Point collision isn't really a high priority. It's on the todo list but it will work about the same as just using a really small collision poly around where you want the point to be. There wouldn't be much in the way of performance or functionality benefits.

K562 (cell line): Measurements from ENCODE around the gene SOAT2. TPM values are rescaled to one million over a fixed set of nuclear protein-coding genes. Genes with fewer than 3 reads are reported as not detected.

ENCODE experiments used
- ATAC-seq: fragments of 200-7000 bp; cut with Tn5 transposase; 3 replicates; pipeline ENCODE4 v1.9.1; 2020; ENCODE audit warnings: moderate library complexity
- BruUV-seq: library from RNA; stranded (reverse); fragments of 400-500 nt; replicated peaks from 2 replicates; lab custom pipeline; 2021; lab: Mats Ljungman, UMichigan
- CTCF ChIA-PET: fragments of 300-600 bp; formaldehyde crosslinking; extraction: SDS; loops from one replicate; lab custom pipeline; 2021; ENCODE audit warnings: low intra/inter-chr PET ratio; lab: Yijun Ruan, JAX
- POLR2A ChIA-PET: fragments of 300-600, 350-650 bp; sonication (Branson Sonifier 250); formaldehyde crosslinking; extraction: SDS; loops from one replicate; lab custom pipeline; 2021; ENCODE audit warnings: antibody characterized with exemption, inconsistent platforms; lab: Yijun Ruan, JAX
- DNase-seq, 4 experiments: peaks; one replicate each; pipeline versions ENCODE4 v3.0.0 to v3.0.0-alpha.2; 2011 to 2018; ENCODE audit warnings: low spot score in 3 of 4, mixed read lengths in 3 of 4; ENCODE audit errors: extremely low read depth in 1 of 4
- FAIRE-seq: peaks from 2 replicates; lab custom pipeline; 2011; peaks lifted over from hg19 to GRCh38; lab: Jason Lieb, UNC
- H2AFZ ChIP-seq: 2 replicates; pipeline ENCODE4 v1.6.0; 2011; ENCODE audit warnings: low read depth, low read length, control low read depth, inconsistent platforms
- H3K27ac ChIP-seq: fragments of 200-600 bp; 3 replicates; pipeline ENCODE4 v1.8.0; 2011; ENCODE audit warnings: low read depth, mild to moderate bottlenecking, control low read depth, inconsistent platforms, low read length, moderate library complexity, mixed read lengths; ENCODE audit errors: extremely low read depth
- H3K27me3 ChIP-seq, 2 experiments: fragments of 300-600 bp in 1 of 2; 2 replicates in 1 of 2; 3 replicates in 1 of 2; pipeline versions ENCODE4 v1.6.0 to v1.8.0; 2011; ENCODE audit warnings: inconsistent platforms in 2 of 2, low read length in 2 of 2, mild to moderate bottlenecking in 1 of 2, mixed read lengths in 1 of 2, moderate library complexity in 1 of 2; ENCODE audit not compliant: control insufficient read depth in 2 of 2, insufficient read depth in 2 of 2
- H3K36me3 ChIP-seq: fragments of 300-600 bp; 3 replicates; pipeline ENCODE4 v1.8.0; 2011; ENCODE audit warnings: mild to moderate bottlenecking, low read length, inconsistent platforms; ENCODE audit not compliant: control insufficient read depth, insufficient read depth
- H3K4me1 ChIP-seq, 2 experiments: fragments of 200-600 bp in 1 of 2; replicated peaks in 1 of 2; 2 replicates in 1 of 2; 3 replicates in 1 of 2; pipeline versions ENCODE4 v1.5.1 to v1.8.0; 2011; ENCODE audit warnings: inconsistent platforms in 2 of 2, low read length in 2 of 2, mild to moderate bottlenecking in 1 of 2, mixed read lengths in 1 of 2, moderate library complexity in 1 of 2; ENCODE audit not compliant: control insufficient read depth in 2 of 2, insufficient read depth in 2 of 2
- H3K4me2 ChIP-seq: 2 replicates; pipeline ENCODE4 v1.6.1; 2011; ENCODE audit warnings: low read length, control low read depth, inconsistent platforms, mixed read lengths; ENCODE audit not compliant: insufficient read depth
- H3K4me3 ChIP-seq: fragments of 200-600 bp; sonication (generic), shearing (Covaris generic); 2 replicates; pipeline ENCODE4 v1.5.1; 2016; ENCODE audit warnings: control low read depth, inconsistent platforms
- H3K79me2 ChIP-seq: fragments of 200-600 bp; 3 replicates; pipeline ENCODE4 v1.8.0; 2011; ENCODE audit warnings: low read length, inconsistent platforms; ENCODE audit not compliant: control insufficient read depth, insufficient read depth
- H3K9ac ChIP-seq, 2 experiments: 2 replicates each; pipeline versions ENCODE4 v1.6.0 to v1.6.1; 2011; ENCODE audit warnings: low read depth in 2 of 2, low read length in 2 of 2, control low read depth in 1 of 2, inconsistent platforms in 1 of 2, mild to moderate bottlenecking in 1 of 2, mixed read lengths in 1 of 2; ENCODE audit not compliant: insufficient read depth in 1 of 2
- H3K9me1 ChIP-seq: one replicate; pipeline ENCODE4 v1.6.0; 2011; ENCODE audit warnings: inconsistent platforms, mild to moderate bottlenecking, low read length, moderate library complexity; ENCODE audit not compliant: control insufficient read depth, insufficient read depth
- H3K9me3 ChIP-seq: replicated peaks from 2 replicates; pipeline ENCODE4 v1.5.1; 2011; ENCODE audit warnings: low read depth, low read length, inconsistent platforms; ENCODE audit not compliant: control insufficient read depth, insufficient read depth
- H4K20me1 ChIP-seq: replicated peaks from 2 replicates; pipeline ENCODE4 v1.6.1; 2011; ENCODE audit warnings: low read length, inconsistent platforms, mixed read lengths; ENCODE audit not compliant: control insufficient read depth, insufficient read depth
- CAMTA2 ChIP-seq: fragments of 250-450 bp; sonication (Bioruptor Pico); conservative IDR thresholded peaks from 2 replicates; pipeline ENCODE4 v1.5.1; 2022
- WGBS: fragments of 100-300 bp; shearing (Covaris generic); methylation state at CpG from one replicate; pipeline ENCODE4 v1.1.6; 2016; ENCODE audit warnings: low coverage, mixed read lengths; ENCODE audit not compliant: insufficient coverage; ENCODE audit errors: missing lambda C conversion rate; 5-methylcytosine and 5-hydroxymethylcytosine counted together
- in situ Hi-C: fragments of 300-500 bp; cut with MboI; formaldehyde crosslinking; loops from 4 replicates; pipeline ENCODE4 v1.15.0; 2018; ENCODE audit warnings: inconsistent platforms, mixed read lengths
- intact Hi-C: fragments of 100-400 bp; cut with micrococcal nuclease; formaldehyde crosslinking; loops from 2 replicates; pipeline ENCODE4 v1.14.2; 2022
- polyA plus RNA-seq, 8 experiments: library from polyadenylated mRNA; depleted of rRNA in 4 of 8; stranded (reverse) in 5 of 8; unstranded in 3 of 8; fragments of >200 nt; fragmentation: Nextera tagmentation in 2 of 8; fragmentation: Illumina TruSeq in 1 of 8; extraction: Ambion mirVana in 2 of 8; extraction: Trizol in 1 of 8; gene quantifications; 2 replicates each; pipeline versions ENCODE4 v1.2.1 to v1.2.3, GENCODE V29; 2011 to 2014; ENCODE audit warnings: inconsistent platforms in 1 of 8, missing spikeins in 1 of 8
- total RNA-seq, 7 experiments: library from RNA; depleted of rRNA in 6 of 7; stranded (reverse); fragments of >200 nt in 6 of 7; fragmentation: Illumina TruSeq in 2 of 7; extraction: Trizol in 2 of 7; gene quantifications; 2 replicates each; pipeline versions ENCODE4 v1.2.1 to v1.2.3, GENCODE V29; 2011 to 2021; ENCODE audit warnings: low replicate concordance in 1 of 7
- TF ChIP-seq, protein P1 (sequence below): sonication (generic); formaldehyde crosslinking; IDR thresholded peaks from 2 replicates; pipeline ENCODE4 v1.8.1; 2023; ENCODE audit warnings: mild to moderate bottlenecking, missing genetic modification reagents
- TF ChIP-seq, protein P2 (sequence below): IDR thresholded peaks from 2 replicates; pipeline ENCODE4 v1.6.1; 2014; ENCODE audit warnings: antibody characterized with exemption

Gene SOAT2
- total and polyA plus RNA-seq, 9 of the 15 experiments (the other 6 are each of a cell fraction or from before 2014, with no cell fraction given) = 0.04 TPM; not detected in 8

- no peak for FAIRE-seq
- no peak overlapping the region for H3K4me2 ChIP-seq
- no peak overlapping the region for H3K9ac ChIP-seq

Currently the collision engine does use a brute force approach. I want to change this (another thing on the todo list), but it's not straightforward. Using datastructures like quadtrees or just simple buckets causes more overhead for moving objects, since every time an object moves its bucket or quadtree section must be maintained. Therefore it is a careful tradeoff between slowing down the ordinary operation of games, and then more than offsetting that by speeding up collisions. I believe it's a trade-off worth making, but in the mean time there's a lot of other stuff to be working on, and I don't think many games are seriously affected by the brute force approach. If objects are far away so their bounding boxes do not overlap, the engine can reject the collision test with a simple rect test. This is so fast you really do need thousands of tests to notice a change in the framerate. So the current system really isn't that bad, it's just adequate.